2006 - The use of COX2 inhibitor Vioxx (rofecoxib), the anti-inflammatory drug at the center of many high-profile lawsuits, does, in fact, increase the risk of heart attacks and strokes and may also adversely affect kidney function, according to the results of two studies released early by the Journal of the American Medical Association. Both reports suggest that only Vioxx, not other COX-2 inhibitors, markedly raises the risk of these events. Dr. Jingjing Zhang, from Harvard Medical School in Boston, and colleagues conducted an analysis of data from clinical trials to compare the kidney and heart rhythm risks associated with COX-2 inhibitors, including Vioxx, Celebrex (celecoxib), and others. A total of 6,394 adverse kidney events and 286 heart rhythm disturbances occurred in the study group. Statistical analysis suggested no evidence that all COX-2 inhibitors produced these side effects. Compared with inactive "placebo" drug, COX-2 inhibitor Vioxx was associated with a nearly threefold increased risk of heart rhythm disturbances, or "arrhythmias." In addition, use of the drug was tied to elevated risks of kidney problems.
Short term risk of Cox-2
Merck & Co. Inc. provided new data showing that all patients who took the arthritis medicine Vioxx were at increased risk of heart attacks, strokes and other complications. This was reported by National Public Radio in May 2006. Merck, which disputed the report, withdrew Vioxx from the market in September 2004 after a study showed the drug doubled the chances of heart attacks and strokes in patients who took it for at least 18 months. A 107-page report provided to the Food and Drug Administration by Merck included data from a four-year study suggesting the risk started much earlier. Merck is facing thousands of lawsuits alleging harm from the Co-2 inhibitor. A study published online in May 2006 by the Canadian Medical Association Journal said Vioxx may elevate heart-related risks early in treatment. Researchers at McGill University Health Center said their review of three years of data on Vioxx users found one-quarter of patients who suffered a heart attack did so within the first two weeks of taking their first Vioxx prescription. That study showed the cardiovascular risk actually decreased with longer duration of use.
Update August 2006 - Merck failed to warn doctors about the risks of its COX2 painkiller Vioxx and must pay a retired FBI agent $50 million to compensate for the heart attack he suffered after taking the drug. The jury also found that Merck & Co. "knowingly misrepresented or failed to disclose" information about the drug to retired FBI agent Gerald Barnett's doctors. On its verdict sheet, the jury had the chance to assign percentages of fault to Merck and various physicians, but assigned blame only to Merck.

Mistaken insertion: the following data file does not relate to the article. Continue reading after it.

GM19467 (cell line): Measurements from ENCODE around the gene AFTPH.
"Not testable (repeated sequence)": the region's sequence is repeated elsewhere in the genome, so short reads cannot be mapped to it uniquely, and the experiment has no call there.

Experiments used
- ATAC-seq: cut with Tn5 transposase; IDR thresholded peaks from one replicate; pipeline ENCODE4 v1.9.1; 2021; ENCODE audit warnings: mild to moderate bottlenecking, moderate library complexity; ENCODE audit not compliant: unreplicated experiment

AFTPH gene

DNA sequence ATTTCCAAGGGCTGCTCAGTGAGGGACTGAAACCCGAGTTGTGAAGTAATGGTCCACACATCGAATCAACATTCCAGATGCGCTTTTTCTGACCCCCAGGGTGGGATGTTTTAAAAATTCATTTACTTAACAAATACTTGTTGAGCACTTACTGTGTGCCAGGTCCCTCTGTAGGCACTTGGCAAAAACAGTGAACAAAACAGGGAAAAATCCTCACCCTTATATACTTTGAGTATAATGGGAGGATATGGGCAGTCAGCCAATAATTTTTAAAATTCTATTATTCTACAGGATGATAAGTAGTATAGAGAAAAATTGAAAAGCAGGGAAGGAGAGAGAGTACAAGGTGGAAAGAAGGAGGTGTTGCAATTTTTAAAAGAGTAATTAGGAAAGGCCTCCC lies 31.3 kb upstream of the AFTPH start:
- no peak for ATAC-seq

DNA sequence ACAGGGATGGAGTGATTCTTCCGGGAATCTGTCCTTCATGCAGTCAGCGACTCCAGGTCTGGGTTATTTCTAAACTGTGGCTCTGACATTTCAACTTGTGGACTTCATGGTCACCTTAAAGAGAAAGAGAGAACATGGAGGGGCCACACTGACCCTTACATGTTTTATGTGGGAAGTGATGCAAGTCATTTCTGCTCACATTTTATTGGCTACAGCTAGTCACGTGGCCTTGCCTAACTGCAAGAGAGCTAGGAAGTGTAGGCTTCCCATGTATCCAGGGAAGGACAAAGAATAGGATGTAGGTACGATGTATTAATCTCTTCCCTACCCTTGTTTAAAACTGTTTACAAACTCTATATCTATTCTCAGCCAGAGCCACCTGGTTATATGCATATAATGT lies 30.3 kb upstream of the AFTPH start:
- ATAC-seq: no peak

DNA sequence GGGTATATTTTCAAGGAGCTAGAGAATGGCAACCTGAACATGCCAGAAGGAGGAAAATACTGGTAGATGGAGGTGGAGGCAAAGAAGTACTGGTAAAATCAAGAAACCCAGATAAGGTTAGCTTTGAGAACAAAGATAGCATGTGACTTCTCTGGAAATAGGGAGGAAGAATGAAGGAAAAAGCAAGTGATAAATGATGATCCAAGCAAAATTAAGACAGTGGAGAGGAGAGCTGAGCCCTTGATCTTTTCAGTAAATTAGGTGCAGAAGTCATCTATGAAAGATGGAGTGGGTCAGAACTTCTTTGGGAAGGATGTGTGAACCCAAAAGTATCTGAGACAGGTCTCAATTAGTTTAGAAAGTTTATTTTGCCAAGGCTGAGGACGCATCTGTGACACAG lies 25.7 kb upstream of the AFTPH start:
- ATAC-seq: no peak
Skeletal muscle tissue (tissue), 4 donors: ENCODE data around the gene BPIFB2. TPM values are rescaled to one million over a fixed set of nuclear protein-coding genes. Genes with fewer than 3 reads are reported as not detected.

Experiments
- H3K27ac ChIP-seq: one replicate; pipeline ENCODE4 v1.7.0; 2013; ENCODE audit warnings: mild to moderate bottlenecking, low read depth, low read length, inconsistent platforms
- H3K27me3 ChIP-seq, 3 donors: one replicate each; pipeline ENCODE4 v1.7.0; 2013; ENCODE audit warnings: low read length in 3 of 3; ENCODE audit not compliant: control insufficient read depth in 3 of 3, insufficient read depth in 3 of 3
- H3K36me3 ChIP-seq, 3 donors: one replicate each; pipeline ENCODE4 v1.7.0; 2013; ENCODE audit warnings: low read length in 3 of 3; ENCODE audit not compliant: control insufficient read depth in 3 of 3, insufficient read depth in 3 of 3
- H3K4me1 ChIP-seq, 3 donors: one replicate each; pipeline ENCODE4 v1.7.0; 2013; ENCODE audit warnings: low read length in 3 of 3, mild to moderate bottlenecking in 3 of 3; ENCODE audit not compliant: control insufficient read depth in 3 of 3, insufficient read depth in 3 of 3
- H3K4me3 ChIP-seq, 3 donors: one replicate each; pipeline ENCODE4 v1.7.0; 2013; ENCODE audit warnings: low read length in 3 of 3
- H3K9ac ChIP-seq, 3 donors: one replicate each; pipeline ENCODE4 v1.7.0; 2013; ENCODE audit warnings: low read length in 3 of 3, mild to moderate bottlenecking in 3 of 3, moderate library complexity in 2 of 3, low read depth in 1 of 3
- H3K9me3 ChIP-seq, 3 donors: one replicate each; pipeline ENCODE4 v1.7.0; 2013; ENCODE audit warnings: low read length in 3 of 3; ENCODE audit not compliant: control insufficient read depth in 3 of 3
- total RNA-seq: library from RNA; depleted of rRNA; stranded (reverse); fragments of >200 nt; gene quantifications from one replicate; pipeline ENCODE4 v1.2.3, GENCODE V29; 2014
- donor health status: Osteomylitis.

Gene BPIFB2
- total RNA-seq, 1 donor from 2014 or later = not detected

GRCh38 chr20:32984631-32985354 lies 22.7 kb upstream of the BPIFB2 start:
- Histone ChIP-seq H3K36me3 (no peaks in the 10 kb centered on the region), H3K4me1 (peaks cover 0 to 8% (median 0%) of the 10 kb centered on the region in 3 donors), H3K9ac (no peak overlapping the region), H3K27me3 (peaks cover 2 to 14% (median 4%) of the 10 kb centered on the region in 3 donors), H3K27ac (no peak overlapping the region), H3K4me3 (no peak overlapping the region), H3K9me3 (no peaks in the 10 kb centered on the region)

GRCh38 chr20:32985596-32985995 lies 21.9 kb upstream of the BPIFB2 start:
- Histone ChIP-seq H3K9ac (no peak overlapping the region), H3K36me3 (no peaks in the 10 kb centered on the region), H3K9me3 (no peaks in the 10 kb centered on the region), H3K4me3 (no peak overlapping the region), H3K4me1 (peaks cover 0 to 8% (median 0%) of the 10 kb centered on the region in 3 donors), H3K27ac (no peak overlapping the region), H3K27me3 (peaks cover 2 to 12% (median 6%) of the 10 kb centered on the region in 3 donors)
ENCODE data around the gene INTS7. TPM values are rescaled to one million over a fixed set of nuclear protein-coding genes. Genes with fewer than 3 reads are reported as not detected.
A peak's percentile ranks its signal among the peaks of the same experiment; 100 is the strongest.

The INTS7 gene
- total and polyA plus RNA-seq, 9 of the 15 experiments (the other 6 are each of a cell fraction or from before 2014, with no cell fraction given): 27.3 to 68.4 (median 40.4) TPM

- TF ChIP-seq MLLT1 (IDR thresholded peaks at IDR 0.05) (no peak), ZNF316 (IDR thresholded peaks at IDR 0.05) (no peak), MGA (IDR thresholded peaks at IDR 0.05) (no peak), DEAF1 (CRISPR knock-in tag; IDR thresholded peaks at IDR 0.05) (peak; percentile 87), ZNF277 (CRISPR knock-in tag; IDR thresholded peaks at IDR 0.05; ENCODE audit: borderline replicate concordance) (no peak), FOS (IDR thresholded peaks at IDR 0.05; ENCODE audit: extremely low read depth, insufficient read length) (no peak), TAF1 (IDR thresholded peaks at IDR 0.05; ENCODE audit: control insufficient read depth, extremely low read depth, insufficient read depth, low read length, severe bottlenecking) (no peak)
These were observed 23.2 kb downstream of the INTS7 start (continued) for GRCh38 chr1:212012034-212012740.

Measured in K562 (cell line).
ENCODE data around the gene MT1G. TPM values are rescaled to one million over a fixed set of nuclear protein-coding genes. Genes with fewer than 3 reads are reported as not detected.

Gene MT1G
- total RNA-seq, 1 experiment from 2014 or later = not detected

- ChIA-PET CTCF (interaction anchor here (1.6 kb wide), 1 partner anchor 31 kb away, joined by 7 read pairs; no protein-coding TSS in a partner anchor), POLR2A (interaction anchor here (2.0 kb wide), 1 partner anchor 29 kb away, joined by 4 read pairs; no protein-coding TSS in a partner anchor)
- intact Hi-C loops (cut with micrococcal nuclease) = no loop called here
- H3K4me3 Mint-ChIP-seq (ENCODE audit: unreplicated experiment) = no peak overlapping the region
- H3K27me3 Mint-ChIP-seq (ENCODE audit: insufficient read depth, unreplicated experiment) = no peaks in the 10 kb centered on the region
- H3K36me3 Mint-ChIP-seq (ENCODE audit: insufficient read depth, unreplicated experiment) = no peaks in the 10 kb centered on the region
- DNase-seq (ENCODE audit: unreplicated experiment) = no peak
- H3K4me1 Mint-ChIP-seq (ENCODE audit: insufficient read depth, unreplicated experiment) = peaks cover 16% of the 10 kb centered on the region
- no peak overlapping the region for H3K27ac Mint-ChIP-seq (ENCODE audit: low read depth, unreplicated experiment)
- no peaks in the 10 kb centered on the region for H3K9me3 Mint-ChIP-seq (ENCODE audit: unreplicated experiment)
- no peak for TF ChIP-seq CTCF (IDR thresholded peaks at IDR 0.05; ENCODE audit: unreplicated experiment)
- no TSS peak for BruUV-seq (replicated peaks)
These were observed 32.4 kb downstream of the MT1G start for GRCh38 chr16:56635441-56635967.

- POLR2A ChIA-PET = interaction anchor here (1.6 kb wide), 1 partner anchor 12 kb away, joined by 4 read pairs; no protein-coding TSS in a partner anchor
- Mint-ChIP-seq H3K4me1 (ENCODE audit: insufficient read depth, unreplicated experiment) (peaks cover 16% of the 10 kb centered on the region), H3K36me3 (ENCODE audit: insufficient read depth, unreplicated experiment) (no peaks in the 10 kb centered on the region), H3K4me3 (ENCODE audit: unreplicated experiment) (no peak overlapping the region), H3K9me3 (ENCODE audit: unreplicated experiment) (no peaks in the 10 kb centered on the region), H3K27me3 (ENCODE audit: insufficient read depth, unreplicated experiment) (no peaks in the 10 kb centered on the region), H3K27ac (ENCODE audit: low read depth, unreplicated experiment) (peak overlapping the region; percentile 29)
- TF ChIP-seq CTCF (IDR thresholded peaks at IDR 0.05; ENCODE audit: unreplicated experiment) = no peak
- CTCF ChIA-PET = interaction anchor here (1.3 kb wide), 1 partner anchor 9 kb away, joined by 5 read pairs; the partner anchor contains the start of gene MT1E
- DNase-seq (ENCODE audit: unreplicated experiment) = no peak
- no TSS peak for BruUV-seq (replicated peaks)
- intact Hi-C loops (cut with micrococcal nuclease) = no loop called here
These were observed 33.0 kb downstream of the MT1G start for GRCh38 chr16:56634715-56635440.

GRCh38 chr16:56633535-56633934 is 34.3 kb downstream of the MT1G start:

COX-2 and Gastric Ulcer
COX-2 are two cyclooxygenase enzymes responsible for prostanoid
production. COX-2 is expressed in inflammatory cells and fibroblasts of
the gastric mucosa, and through the production of various growth factors
including hepatocyte growth factor (HGF) and vascular endothelial growth
factor (VEGF), plays a key role in the tissue repair process. Aspirin
induces and acetylates COX-2 to produce 15-(R)-epi-lipoxinA4, an
anti-inflammatory mediator thought to protect the gastric mucosa against
aspirin-induced injury. Recently, three different PGE synthases have been
identified, that convert COX-2 metabolites into PGE2. mPGE synthase (mPGES)-1
has been shown to be inducible, and to colocalize with COX-2 in
fibroblasts and macrophages infiltrating the gastric ulcer bed. cPGES and
mPGES-2 have been found expressed in normal gastric mucosa, with no change
in expression levels seen in gastritis or gastric ulcer tissue.
CoX-2 Inhibition and Cancer
Since up to 50% of polyps and 85% of colonic tumors in humans overexpress cyclooxygenase, COX-2 inhibitors have been considered in the treatment of colon cancer.